The definitive race distance will depend on the wind speed and selected race course each day with an anticipated 35-minute race duration, including pre-start, based on a typical windward leeward configuration with potential for a dramatic final reaching leg to the finish line.

A New Identity

Today’s America’s Cup Overture began with the unveiling of the new visual identity for the 36th America’s Cup created by internationally renowned designer Marc Newson, who was selected by Prada to design the logo and the silhouette of the Cup.

“Our event in Cowes today, marks the first time we’ve had the Challengers and Defender together in preparation for the 36th America’s Cup Presented by Prada. The announcement of the Match dates, unveiling of the new America’s Cup logo and presentation of the new Prada case for the trophy itself are all milestones for us as we work collaboratively with the Defender to deliver all the events leading up to the Match,” said Laurent Esquier, CEO of the Challenger of Record (COR36).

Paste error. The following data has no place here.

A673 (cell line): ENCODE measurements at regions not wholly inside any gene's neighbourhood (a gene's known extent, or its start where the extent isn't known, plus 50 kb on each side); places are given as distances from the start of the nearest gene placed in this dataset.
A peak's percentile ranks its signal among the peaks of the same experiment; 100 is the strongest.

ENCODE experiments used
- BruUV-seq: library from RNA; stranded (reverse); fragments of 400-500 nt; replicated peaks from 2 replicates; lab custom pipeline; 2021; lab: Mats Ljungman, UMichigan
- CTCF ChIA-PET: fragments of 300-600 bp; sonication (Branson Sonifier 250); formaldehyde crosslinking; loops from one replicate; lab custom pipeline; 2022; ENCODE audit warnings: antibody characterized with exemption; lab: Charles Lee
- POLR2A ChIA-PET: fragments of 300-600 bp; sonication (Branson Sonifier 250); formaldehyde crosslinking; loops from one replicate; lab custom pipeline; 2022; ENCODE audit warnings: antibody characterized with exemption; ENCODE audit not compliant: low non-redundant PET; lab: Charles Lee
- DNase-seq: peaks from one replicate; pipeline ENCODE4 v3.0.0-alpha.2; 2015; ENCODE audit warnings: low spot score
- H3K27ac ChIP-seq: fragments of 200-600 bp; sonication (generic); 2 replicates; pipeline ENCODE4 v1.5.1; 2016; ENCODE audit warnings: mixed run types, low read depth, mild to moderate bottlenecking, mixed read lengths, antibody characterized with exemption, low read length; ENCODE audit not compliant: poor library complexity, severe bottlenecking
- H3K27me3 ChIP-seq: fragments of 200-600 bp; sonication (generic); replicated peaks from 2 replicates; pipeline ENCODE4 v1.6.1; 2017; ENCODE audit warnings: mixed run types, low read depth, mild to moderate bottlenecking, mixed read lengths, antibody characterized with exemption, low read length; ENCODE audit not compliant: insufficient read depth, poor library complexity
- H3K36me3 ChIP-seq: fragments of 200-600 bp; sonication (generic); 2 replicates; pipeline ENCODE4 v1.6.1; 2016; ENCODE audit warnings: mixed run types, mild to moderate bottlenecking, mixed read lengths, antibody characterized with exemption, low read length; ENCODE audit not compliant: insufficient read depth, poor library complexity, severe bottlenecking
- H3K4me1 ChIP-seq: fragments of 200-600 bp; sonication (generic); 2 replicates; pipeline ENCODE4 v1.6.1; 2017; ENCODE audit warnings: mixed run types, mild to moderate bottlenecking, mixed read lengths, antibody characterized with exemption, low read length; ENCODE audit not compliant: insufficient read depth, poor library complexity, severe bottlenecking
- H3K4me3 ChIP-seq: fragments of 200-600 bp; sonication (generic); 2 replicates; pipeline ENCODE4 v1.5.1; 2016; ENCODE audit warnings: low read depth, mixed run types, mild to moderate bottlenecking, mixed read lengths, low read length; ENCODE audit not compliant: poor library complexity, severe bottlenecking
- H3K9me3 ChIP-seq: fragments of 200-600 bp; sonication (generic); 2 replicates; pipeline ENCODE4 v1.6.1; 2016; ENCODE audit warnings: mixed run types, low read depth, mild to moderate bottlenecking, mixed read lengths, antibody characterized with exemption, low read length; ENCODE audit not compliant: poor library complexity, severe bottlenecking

The sterling silver America’s Cup, the oldest trophy in international sport, travelled to Cowes from Auckland specifically for this event and shone on the stage with her new Prada travelling case. Handcrafted by Prada artisans, this trunk will now accompany the Auld Mug on the road to the 36th America’s Cup.

2018 America’s Cup Hall of Fame

Later on Friday evening, the 2018 America’s Cup Hall of Fame induction ceremony and black tie dinner took place at the Royal Yacht Squadron, where it all began 167 years ago. Organised by the Herreshoff Marine Museum and presented by Prada, the evening will recognise the achievements and contributions made to the America’s Cup by John K Marshall, Syd Fischer, Ken McAlpine and Doug Peterson.

To see SailingIllustrated.com's excellent report on the evening click here